"Egg, bacon, sausage, tomato, baked beans and fried bread pizza with mushrooms and a Texan steak," said Blood Axe. "With a side order of chips."
"Are you into adventurous eating?" Carol-An remarked to Caroline. "Like, wondering if the guy next to you is going to explode?"
"I certainly don't fancy baked beans and fried bread on a pizza," laughed Caroline. "Or being showered by them."
"Hey, let's do something really radical," said Syd. "Let's ask Ange and Carol-An where they want to eat, and then go there and don't moan about it!"
"Wow! Far out!" marvelled Blood Axe.
"I don't think I could take something as radical as that," said Angela.
"I can," Carol-An said quickly. "And you guys are on. And you're picking up the tab, okay?"
"Hey, let's not get too radical," laughed Ryan.
"Have you got to be anywhere tomorrow, Pete, or are we making a night of it?" said Syd.
"No, my personal minder has booked us into a hotel somewhere," said Astor.
"The local Meridan," said Caroline.
"Do you always travel four-star, you bastard?" frowned Syd.
"Only if there's nowhere with five," grinned Astor. "Are we out of here, or what?"
"We're definitely going to have to sign up with this guy's record company," said Syd as the group began their final checks for stray possessions.
"What makes you think they'll have you?" scoffed his wife. "You need to get in with someone who doesn't know you."
"Bloody women, eh?" sighed Syd.
"Always so bloody practical," nodded Astor. "I'd abolish them, given half a chance."
"Yeah? You and whose army?" mocked Angela. "Come on, let's get out of here before the trouble starts."
A long e-mail message from his cuttings service flooded onto Peter Vance's computer when he logged on to his Internet service provider at lunchtime on Friday. The agency had scanned eight reviews and grouped them as a text file for convenient electronic transfer. All of them told much the same story. Intoxicant had revived the number that had been excluded from their act and extended it.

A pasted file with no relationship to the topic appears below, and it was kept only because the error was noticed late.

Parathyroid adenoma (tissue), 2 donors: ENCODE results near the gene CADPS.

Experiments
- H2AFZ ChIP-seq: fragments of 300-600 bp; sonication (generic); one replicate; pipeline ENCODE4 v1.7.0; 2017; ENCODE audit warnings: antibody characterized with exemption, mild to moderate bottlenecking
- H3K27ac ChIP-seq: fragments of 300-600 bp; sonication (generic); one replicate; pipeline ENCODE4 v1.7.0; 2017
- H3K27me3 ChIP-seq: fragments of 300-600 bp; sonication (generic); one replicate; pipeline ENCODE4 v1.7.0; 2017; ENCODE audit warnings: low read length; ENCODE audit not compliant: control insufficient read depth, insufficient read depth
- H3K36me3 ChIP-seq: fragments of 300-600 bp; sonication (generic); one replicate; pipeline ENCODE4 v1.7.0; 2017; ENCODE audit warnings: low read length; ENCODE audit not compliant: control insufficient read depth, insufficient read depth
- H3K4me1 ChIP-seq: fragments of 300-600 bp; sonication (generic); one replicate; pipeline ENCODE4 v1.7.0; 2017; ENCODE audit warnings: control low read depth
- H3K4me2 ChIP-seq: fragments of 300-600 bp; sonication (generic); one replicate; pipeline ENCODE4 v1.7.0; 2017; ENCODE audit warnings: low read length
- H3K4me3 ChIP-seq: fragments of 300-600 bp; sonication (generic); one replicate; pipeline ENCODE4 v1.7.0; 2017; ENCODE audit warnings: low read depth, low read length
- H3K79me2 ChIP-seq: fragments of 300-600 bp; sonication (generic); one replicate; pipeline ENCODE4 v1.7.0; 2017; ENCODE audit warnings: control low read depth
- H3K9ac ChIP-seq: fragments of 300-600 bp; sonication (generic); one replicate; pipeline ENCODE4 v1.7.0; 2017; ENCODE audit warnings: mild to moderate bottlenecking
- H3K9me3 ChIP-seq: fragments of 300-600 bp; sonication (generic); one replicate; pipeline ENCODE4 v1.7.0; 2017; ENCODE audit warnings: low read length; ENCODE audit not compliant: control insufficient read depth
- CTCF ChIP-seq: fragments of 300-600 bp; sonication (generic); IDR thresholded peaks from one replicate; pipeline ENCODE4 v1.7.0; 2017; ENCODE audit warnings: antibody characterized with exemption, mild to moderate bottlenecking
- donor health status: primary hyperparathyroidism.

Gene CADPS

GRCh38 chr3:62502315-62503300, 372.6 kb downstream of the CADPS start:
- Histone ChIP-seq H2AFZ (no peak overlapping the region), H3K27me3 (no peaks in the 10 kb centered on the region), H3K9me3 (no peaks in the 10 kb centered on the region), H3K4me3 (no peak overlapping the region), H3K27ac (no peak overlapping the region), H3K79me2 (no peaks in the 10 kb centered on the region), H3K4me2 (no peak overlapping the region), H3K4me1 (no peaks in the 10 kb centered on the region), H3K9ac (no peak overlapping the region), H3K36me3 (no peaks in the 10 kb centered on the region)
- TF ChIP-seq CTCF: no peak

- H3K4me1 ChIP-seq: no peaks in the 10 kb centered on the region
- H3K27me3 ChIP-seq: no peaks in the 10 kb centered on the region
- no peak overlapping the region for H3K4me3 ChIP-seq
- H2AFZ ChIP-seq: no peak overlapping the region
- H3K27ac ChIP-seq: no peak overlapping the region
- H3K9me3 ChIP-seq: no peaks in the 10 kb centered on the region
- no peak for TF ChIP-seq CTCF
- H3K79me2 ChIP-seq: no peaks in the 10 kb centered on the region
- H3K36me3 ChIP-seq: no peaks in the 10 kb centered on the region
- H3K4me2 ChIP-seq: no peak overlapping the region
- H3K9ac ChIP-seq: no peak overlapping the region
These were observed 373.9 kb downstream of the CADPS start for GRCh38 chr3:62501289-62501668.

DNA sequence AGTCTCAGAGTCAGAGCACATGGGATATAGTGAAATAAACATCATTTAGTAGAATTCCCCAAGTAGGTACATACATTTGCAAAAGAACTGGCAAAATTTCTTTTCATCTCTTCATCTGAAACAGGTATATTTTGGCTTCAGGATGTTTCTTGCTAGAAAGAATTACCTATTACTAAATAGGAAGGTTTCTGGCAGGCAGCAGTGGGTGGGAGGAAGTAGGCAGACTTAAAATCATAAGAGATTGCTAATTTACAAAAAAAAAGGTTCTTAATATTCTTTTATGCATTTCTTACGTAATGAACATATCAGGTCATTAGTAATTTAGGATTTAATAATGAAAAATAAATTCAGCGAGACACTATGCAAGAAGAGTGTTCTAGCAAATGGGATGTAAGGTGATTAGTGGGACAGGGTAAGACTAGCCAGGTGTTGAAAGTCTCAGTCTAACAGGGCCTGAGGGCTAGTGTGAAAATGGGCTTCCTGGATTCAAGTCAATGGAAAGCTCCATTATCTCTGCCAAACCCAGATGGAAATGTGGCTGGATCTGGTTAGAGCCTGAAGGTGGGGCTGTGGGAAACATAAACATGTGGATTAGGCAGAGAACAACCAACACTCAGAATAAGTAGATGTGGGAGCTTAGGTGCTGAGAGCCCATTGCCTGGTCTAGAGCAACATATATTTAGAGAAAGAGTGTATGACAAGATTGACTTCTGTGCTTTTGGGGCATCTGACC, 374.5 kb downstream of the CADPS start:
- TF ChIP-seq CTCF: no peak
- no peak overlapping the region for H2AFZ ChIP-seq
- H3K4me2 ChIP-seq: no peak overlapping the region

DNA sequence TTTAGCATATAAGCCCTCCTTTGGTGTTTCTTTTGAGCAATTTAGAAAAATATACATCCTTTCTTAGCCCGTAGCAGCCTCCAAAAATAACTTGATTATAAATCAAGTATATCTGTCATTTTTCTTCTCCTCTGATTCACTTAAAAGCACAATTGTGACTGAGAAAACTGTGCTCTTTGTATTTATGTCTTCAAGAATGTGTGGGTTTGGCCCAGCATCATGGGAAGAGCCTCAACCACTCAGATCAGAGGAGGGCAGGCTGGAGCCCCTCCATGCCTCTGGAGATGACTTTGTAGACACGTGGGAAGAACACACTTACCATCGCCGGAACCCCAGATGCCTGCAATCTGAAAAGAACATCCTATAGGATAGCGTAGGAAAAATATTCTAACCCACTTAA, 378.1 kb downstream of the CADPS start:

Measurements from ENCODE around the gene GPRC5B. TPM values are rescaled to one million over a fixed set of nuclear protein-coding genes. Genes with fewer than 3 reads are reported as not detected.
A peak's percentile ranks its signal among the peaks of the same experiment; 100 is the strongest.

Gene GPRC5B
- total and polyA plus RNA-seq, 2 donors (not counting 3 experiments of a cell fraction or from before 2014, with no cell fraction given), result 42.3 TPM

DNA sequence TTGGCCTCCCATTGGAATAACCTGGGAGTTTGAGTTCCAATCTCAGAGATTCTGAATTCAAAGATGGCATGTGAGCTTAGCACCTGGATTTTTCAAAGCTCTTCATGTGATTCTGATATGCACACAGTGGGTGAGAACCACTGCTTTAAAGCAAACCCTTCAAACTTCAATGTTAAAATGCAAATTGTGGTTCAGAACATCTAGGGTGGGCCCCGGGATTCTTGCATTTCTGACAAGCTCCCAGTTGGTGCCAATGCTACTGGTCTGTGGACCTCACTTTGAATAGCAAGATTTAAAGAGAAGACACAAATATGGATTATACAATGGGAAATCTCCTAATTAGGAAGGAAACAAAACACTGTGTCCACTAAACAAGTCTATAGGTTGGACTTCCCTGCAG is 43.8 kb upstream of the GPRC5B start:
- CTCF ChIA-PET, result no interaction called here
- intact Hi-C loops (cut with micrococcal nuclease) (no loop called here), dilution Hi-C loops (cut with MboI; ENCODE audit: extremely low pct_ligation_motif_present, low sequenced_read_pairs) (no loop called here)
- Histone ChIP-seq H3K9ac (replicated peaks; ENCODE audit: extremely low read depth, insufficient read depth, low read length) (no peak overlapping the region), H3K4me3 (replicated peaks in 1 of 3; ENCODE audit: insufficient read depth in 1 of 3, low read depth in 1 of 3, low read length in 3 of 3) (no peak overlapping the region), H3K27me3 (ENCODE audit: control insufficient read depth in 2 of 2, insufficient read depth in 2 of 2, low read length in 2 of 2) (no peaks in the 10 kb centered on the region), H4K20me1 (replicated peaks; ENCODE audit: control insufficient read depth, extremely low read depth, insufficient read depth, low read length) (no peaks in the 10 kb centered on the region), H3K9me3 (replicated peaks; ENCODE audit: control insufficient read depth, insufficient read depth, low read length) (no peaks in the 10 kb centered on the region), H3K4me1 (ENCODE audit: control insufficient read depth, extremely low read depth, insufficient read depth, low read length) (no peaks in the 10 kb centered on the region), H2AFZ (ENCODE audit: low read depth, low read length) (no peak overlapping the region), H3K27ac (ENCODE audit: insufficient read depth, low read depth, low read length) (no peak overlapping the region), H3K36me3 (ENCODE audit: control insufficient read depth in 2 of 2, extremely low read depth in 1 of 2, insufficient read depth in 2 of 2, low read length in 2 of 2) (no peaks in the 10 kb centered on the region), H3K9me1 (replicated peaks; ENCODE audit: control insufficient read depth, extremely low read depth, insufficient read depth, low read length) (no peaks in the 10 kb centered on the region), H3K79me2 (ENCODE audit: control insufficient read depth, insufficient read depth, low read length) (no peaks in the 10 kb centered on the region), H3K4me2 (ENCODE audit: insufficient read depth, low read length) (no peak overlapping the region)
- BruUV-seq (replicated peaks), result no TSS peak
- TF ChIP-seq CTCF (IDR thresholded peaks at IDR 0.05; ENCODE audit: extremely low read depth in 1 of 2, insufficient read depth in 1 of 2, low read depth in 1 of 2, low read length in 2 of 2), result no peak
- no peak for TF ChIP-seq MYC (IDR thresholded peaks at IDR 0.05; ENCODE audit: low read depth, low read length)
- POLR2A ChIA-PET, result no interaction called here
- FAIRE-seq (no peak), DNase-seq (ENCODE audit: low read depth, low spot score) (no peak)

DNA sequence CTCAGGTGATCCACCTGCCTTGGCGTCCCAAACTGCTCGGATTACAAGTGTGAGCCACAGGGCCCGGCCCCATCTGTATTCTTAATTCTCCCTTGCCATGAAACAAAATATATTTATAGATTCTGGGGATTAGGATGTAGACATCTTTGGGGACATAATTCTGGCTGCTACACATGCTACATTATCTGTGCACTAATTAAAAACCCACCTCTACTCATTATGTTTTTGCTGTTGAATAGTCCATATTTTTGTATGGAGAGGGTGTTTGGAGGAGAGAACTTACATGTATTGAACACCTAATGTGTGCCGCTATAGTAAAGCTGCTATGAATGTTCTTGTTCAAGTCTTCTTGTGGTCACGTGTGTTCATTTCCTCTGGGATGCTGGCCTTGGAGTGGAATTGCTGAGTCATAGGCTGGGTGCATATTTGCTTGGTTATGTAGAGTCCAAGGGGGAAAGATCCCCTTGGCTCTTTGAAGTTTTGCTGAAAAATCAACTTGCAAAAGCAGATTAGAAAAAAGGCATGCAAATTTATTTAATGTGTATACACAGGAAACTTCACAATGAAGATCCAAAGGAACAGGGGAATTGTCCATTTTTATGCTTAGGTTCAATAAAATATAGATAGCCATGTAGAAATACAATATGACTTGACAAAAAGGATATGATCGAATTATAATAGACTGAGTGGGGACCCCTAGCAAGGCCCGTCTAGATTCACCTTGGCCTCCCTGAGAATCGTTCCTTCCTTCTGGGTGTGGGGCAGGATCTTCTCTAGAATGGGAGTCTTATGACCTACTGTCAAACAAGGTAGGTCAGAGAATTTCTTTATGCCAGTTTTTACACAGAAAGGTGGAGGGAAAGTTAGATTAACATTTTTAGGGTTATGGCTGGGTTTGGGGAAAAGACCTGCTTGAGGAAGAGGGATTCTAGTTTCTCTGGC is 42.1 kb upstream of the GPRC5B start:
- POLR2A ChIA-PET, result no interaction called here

The result of the band's defiance had been show-stopping. Syndical had done their best but the stuffing had been knocked out of the audience by the time the Anglo-French band had appeared on stage.
"Some guys never learn," said Jane Vance, reading over her brother's shoulder as he scrolled through the file.
"It's like a game to them," said Peter. "They get told not to do something, so they do it."
"Okay, time to get tough with them. If they want to play games, they can pay for it."
"Are you going to call Oscar at the record company?"
"Dead right. Maybe these guys will get the message if they suddenly find themselves out in the cold."
"Maybe these guys don't want to get the message," Peter remarked.
Jane put on a gentle smile. "If they don't respond to training with kindness, we'll just have to get a big stick and larrup it into them. And I've thought of something else we can do to your namesake, Pete Astor."
"All these deaths associated with his music ..."
"Associated?" scoffed Peter.
"... leave behind relatives with broken lives, who are entitled to compensation for their misery. Financial compensation."
"Oh, right, drop him down a deep hole with a pack of greedy lawyers chewing at him. That would be real good, Sis."
"And just think how much we can skim off the top of all the legal fees," said Jane with a smile of anticipation. "It's going to be real expensive if we have to do it all from behind the scenes through intermediaries."
"Yeah, those lousy Trustees won't know what hit them," laughed Peter.